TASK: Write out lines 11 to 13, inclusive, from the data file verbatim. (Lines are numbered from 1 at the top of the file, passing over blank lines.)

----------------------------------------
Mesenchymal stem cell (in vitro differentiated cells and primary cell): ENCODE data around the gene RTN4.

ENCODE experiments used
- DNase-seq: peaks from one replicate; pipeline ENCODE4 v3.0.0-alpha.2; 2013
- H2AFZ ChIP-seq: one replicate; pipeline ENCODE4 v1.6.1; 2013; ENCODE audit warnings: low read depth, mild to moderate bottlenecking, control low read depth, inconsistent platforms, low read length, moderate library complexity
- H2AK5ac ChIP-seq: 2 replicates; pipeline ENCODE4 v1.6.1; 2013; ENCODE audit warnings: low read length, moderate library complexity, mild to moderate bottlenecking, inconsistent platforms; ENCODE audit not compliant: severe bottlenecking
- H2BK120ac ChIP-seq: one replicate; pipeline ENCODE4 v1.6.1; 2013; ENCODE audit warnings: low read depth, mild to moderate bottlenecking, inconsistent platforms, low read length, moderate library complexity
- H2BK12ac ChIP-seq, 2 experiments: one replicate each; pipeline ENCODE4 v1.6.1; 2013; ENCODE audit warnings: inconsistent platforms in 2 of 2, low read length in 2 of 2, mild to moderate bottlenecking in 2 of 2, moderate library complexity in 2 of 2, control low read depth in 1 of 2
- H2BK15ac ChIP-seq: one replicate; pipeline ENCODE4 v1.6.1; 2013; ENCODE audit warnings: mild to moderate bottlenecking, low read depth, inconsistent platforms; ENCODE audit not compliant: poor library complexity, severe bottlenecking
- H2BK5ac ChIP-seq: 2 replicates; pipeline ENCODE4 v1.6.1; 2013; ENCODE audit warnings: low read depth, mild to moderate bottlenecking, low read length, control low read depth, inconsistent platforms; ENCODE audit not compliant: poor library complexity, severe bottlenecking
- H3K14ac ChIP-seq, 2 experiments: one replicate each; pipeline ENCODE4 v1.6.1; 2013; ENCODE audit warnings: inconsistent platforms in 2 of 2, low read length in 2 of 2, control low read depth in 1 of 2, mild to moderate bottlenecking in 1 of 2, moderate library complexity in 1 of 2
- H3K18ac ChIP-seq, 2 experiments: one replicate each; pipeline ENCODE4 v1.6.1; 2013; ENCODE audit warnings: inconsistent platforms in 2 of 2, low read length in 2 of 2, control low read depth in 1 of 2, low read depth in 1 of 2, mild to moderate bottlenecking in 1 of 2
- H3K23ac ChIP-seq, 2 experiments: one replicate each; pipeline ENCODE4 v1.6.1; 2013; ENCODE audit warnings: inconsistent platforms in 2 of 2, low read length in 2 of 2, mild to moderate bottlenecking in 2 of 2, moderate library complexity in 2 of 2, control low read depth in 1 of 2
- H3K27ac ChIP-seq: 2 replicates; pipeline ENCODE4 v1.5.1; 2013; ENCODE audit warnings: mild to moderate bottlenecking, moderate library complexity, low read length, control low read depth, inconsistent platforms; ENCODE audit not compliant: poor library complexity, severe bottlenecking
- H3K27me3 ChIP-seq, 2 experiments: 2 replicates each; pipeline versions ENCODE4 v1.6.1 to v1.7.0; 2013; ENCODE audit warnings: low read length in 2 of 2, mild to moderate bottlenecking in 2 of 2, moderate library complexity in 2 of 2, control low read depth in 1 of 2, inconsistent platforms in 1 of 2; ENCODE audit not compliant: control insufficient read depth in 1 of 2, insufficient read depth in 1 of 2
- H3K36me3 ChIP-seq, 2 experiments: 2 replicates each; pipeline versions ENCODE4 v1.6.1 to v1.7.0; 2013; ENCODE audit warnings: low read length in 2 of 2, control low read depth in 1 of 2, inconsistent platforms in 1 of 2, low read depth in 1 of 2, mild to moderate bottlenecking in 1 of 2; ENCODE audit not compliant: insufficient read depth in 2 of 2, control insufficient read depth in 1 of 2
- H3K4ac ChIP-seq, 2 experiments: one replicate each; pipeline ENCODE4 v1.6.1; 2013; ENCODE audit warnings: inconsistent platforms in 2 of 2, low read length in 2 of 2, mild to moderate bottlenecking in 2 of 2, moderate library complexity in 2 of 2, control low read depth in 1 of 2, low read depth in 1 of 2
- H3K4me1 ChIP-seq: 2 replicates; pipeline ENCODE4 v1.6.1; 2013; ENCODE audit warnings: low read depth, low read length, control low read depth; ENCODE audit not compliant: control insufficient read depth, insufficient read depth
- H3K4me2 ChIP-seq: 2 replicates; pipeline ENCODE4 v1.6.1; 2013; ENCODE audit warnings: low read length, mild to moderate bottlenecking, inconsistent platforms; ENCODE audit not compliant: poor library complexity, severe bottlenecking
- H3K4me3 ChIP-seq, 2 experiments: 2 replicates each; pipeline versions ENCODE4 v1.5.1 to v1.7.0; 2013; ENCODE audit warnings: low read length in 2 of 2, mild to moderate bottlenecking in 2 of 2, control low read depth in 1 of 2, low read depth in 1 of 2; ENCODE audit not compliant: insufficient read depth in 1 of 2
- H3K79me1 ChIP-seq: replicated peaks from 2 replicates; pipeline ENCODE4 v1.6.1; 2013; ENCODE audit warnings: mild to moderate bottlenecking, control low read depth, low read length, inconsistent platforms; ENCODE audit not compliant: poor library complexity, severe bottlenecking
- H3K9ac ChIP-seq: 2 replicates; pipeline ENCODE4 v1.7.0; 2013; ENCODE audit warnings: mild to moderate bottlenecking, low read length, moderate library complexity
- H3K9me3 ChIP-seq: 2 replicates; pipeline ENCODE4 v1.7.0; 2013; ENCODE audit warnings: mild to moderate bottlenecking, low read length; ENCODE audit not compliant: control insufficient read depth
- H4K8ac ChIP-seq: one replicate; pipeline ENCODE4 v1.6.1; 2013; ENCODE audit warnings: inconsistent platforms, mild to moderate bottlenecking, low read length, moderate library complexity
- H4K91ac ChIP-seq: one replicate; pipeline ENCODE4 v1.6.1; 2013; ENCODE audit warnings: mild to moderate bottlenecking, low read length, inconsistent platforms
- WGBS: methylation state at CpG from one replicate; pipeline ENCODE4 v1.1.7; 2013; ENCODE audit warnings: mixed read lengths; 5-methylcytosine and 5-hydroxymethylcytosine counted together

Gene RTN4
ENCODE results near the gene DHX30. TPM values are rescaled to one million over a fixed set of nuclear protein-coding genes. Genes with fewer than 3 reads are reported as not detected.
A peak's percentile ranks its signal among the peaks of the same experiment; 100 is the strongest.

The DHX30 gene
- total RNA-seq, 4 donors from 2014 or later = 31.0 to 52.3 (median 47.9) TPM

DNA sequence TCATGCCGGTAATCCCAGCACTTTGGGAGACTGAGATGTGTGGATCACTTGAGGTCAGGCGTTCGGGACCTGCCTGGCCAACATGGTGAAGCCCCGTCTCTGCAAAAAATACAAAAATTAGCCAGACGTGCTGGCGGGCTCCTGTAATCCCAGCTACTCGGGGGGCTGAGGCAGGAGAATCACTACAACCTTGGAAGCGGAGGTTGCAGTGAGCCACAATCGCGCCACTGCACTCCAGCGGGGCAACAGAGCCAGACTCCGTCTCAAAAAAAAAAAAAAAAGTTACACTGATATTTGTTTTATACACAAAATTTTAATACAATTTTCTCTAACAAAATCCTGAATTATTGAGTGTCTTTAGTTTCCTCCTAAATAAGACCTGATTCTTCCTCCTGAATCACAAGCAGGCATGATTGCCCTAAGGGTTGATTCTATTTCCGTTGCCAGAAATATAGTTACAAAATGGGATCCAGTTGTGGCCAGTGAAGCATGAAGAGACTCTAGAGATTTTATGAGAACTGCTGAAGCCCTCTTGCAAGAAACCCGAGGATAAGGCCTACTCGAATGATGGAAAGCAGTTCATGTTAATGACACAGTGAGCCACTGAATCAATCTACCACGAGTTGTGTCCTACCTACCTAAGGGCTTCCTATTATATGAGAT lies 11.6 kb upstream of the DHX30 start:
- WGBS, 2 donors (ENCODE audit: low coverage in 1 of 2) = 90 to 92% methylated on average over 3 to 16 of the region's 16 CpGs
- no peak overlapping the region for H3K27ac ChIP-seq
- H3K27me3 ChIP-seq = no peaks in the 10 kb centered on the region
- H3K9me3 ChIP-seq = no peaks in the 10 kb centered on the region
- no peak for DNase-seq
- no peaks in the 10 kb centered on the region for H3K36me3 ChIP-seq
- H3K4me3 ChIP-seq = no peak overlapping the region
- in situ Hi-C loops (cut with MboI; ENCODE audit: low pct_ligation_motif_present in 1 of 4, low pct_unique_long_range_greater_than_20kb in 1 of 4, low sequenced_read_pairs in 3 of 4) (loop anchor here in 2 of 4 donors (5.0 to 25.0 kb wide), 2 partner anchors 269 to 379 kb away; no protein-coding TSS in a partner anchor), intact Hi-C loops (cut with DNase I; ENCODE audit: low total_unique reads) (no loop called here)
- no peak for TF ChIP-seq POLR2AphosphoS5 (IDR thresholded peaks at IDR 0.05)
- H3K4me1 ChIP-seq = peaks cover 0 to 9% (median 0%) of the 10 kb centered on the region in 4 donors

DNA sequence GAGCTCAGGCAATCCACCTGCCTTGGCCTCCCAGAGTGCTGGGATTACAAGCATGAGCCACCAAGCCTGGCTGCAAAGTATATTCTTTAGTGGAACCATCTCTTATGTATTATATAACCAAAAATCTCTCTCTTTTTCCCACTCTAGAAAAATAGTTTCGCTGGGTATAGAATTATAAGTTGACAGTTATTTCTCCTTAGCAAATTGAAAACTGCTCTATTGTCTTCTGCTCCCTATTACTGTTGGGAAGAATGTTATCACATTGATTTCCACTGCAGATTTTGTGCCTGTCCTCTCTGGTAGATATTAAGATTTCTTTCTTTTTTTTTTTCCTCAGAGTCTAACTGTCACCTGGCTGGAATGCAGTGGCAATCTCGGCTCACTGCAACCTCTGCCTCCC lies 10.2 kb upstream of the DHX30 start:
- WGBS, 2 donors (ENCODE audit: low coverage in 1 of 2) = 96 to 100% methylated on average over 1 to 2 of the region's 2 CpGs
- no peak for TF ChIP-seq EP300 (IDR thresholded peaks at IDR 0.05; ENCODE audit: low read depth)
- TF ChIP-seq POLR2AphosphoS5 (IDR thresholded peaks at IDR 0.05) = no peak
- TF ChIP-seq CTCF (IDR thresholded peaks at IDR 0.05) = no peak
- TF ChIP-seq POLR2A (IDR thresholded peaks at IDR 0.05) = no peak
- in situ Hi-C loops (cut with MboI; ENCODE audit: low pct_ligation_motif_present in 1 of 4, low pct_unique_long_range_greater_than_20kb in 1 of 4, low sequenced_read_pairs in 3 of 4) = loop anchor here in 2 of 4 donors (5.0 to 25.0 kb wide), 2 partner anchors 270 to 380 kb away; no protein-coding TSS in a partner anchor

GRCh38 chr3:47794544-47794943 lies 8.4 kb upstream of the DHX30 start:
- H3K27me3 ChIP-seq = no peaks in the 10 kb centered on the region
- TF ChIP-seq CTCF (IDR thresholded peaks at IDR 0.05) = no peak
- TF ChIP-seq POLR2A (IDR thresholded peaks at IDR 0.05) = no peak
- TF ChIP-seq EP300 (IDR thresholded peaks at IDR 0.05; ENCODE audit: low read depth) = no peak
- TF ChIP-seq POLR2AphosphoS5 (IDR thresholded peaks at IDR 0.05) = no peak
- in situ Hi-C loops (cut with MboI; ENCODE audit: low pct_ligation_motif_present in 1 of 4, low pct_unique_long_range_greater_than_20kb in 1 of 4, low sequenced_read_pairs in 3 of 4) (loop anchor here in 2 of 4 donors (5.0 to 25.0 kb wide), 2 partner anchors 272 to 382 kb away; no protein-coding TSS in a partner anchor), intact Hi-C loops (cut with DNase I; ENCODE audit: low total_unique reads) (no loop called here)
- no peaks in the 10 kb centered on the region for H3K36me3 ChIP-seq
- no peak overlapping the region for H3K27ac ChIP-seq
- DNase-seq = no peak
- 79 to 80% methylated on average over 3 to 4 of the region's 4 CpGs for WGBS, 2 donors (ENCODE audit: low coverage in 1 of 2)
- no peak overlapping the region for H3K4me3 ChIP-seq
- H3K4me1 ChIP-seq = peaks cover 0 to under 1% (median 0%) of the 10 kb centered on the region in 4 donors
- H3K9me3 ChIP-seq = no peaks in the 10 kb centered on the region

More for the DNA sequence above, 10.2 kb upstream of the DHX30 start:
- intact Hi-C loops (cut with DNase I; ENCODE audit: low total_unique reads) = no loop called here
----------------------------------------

- H3K18ac ChIP-seq, 2 experiments: one replicate each; pipeline ENCODE4 v1.6.1; 2013; ENCODE audit warnings: inconsistent platforms in 2 of 2, low read length in 2 of 2, control low read depth in 1 of 2, low read depth in 1 of 2, mild to moderate bottlenecking in 1 of 2
- H3K23ac ChIP-seq, 2 experiments: one replicate each; pipeline ENCODE4 v1.6.1; 2013; ENCODE audit warnings: inconsistent platforms in 2 of 2, low read length in 2 of 2, mild to moderate bottlenecking in 2 of 2, moderate library complexity in 2 of 2, control low read depth in 1 of 2
- H3K27ac ChIP-seq: 2 replicates; pipeline ENCODE4 v1.5.1; 2013; ENCODE audit warnings: mild to moderate bottlenecking, moderate library complexity, low read length, control low read depth, inconsistent platforms; ENCODE audit not compliant: poor library complexity, severe bottlenecking